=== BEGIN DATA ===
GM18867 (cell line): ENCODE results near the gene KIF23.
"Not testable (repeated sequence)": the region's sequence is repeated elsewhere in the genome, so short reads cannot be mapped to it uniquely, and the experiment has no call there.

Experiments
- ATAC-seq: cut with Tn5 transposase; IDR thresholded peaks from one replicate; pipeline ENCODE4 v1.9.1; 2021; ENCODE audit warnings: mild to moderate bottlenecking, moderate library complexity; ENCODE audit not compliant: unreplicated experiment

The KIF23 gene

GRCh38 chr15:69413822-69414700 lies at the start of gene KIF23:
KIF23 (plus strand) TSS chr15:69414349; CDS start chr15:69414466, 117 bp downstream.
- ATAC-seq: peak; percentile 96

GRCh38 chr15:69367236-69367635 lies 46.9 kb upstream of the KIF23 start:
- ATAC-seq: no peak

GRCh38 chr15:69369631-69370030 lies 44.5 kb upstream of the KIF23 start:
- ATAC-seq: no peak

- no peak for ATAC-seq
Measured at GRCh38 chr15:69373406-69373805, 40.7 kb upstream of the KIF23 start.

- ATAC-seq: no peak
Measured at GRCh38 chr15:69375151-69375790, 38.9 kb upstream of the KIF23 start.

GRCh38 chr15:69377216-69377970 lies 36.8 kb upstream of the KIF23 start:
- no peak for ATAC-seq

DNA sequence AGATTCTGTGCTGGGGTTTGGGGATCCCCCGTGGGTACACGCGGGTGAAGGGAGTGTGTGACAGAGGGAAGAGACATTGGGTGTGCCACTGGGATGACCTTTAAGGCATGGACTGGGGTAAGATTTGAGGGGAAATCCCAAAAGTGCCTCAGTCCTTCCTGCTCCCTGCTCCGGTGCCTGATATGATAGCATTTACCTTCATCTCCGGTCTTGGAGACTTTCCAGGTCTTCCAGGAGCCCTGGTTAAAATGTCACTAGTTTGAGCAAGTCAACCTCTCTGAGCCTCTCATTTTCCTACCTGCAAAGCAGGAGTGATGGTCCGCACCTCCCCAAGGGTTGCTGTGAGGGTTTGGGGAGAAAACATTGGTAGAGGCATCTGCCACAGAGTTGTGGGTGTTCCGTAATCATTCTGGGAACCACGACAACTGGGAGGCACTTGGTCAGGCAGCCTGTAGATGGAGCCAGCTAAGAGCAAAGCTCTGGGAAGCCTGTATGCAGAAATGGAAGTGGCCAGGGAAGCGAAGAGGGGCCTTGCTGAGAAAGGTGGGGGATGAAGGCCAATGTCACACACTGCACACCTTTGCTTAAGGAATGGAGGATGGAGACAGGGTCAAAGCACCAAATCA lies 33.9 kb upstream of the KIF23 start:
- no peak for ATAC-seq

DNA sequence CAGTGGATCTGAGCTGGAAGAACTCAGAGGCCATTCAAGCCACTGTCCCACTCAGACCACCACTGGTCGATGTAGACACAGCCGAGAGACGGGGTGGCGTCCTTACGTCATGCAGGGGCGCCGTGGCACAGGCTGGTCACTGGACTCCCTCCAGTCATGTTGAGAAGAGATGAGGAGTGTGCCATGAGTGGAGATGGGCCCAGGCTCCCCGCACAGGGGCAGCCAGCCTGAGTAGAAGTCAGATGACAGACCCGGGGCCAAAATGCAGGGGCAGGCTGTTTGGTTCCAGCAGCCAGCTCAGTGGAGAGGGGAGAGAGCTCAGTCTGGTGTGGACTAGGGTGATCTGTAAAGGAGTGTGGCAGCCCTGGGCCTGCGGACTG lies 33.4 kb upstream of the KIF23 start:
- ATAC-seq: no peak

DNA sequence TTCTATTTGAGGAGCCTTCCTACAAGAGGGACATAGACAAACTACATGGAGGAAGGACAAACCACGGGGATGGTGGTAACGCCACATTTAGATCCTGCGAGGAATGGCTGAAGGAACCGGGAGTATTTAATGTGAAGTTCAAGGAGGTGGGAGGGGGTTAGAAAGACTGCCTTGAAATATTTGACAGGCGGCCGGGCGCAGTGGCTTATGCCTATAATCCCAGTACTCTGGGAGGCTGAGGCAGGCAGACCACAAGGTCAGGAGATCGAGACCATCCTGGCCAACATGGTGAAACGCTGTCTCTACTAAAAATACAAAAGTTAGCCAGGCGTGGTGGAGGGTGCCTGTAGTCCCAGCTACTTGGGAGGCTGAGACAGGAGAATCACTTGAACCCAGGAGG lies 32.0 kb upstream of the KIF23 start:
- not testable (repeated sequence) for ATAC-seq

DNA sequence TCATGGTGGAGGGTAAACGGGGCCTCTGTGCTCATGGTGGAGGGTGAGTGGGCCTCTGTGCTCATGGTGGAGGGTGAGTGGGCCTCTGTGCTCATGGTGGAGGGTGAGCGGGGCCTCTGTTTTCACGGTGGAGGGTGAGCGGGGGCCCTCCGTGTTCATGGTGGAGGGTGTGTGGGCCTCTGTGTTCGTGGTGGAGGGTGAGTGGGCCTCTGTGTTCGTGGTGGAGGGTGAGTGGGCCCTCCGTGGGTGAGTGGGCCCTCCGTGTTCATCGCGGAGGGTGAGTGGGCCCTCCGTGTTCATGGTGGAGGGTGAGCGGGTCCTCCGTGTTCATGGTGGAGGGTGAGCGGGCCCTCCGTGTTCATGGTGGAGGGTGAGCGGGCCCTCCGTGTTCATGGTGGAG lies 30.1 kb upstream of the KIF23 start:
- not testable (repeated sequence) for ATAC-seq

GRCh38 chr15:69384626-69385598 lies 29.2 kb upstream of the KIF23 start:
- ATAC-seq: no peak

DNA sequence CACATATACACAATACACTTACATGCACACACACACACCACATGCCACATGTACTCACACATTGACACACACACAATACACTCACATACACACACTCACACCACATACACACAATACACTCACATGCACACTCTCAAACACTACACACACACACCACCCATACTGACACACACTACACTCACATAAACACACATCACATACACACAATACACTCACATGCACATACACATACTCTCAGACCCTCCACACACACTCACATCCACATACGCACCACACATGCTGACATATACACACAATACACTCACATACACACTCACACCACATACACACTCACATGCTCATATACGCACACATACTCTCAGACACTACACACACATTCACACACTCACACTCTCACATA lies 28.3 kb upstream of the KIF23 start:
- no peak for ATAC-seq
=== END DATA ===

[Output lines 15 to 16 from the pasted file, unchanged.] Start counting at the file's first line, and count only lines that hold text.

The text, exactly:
- ATAC-seq: no peak
Measured at GRCh38 chr15:69375151-69375790, 38.9 kb upstream of the KIF23 start.